As the current national president of AT&T’s HACEMOS employee resource group, which boasts over ten thousand members through forty-one chapters, as well as the founder and chair of the Hispanic Corporate Council of Atlanta (HCCA), Yovany Jerez has a unique vantage point into the Hispanic professional community. But he does not rely on his observations alone when providing commentary on how issues of cultural identity manifest amongst the members of that community. Rather, Jerez has employed data-driven strategies to produce a nuanced portrait of what it means to be a Latino in the United States.
Jerez’s insights into this community center on a survey that HACEMOS recently conducted in collaboration with Hispanic Executive, a survey that has since been corroborated by two studies conducted by ThinkNow Research (as well as previous studies conducted by the Pew Research Center).
This partnered survey polled a population of nearly twelve thousand Latino professionals working across the HACEMOS and HCCA groups. And while it posed a number of different questions to respondents, the survey revolved around one main idea: self-identification.
Latino, Hispanic, and the Complexity of Measuring Identity
According to Jerez, the results of the partnered survey found flipped, yet generally consistent results regarding participants’ preferred manner of self-identifying.
Within the HACEMOS group, members indicated that they preferred to be labeled as “Hispanic,” then “Latino,” by wide margins. The HCCA survey indicated the same but with “Latino” and “Hispanic” essentially flipped. The term “Latinx” ranked between 1.4 and 1.5 percent, respectively, across HACEMOS and HCCA membership.
“The answer to our question is that, regardless of gender, age, education, Spanish or English proficiency, ‘Hispanic’ and ‘Latino/a’ are unequivocally still the preferred terms,” Jerez explains. In fact, those two terms account for 61 percent of all stated preferences, with “country of origin” (eg. Cuban) and “country of origin-American” (eg. Cuban American) bumping it to 84 percent.
The survey was motivated by a number of factors. “For many moons there has been a fierce debate on why the term should be ‘Hispanic’ versus ‘Latino,’” Jerez remarks. “There are so many articles and opinion pieces written about this cultural war of terminology.” That debate was furthered at HACEMOS board meetings, in which “Latinx” was viewed as an increasingly popular term.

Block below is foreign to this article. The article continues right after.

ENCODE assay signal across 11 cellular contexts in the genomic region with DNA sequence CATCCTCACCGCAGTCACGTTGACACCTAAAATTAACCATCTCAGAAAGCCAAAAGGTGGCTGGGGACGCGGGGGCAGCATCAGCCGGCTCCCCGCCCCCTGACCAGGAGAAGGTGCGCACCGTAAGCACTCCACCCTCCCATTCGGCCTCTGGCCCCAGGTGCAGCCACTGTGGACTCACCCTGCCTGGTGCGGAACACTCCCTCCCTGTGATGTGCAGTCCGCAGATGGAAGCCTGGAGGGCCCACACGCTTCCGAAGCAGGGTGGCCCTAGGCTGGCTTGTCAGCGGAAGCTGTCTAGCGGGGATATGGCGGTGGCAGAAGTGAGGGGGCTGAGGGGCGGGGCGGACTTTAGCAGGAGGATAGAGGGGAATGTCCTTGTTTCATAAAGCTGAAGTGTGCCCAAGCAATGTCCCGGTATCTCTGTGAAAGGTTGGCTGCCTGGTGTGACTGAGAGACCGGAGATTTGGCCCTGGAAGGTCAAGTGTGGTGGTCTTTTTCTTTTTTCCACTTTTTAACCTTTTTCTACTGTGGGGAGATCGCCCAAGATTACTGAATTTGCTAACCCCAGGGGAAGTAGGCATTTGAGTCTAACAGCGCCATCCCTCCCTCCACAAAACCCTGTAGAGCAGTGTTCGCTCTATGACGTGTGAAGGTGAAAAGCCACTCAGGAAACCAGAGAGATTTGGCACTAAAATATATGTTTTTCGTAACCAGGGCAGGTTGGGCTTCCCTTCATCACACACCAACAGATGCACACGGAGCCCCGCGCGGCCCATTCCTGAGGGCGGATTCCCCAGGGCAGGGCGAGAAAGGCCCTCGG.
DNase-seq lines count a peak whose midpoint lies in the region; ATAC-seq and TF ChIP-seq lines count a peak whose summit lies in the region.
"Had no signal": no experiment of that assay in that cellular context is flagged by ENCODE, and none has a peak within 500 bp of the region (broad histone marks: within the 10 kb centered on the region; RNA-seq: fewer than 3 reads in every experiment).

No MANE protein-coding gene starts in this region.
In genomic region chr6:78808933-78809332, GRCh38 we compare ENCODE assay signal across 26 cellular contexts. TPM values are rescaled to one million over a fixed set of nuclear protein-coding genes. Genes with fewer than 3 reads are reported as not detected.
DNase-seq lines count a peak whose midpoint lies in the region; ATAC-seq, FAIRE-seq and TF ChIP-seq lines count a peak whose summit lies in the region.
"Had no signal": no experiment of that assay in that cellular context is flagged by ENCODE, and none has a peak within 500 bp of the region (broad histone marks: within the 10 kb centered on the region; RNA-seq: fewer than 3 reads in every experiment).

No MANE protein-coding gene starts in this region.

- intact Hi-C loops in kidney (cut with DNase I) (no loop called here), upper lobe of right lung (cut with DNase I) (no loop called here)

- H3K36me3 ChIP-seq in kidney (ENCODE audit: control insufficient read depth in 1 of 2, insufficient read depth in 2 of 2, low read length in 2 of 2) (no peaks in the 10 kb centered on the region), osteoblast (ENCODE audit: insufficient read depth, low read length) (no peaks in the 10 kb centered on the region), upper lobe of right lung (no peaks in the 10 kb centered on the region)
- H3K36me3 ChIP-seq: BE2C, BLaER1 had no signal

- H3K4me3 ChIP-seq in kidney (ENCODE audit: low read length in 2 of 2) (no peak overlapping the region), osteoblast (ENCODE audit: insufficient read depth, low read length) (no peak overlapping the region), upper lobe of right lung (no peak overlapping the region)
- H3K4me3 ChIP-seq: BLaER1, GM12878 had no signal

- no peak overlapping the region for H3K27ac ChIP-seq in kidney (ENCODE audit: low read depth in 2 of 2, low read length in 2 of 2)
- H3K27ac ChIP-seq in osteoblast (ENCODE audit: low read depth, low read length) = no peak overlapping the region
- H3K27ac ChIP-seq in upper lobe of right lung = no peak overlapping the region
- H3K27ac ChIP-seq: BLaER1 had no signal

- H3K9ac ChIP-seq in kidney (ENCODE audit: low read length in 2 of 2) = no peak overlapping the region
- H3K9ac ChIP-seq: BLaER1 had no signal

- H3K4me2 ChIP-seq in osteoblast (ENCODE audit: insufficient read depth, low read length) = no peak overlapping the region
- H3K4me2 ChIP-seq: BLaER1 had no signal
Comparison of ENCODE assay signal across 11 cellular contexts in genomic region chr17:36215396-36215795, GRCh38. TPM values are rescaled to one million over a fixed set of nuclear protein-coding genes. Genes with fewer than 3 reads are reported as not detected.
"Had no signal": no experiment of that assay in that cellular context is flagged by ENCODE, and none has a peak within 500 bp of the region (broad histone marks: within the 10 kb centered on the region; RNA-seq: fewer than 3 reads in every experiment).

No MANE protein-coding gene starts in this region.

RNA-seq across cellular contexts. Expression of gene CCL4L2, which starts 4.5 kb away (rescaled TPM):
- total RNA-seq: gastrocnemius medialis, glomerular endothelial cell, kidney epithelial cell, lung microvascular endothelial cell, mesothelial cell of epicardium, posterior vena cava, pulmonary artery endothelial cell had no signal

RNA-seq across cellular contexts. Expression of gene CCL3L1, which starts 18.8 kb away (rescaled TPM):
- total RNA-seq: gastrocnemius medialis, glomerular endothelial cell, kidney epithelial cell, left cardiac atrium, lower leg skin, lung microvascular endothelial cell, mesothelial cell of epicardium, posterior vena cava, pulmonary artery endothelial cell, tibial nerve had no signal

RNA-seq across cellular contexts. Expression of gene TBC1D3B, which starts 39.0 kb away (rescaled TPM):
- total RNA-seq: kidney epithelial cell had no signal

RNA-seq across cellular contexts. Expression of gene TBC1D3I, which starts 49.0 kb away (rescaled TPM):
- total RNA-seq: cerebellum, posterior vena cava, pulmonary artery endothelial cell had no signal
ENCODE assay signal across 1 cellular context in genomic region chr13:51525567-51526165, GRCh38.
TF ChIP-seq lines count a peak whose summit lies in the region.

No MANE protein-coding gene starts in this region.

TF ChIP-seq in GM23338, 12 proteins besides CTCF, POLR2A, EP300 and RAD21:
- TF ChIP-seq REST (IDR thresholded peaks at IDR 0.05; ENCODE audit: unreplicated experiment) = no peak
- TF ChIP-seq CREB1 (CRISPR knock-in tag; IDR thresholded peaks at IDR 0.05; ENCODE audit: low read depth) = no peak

Jerez says there are also interesting findings about how people feel about being mislabeled. “While there isn’t a big percentage of people who feel extremely angry or insulted about being mislabeled, the general sentiment was that 57 percent would not feel offended, but 25 percent of people would have mixed, 50/50 feelings,” Jerez says. In short, there continues to be a wide breadth of identity searching among Latinos in the United States, but being respectful of one’s heritage, no matter from where, is essential.
But what does it all mean? “I’m in marketing,” Jerez says. “Any business owner or CMO seeking to connect with the fastest-growing customer-segment in the United States needs to comprehend that the Hispanic population is the present and the future of your business. Our survey statistically indicates you are going to want to refer to them as either Latino/a or Hispanic.”
“The answer to our question is that, regardless of gender, age, education, Spanish or English proficiency, ‘Hispanic’ and ‘Latino/a’ are unequivocally still the preferred terms.”
Tolerance Isn’t Enough
But Jerez, who has spent more than thirty hours attaining a certification in cultural mastery, had much higher aims for this survey than the procurement of new stastistics. As chief of staff for telecommunications giant AT&T, Jerez has steeped himself in ideas of how identity, acceptance, and team building are all intertwined.
“I don’t think the goal of relationships, be they professional or personal, should be aimed at tolerance,” Jerez emphasizes. “If tolerance and mere acceptance are the metrics you’re aiming for, that’s a pretty low bar.”
In fact, Jerez has set out to establish an entirely new bar. In his studies with The Six Stages of Cultural Mastery author Ricardo González, the chief of staff has set a new standard for what has been coined “cultural competence.”
“I don’t settle for competence,” Jerez asserts. “I want to reach the highest levels of empathy and endearment as a servant leader.”
Here, Jerez employs the metaphor of a skyscraper. “The taller you want to build, the deeper you have to dig: the strongest relationships are deeply rooted in understanding and empathy,” Jerez says. “That’s the way I see relationships. You have to develop a profound understanding of your colleagues, your partners, and especially your customers.” Jerez argues that it’s genuine human connection that is able to overcome both unconscious and conscious biases and, ultimately, lead to much more fulfilling and productive interpersonal relationships.
Of course, demanding universal cultural mastery isn’t an easily attainable reality for most businesses. “The endeavor demands consistent mental, spiritual, and physical work, but if you want to be intentional about meaningfully connecting with people, this is the formula,” Jerez says.
Energy for that kind of work is something Jerez—father of two under the age of two, president and chair of two organizations, and full-time chief of staff at AT&T—has in spades, he admits. “I have been the beneficiary of many people’s goodwill, and it’s my mission to pay it forward,” Jerez says.
And while Jerez says one of the first lessons he imparts on those he encounters is “don’t try and change the world,” it’s not meant as a deterrent. “If you’re lucky, you’ll encounter the opportunity to change an individual’s world by positively influencing their life,” Jerez says. “That is your mission.”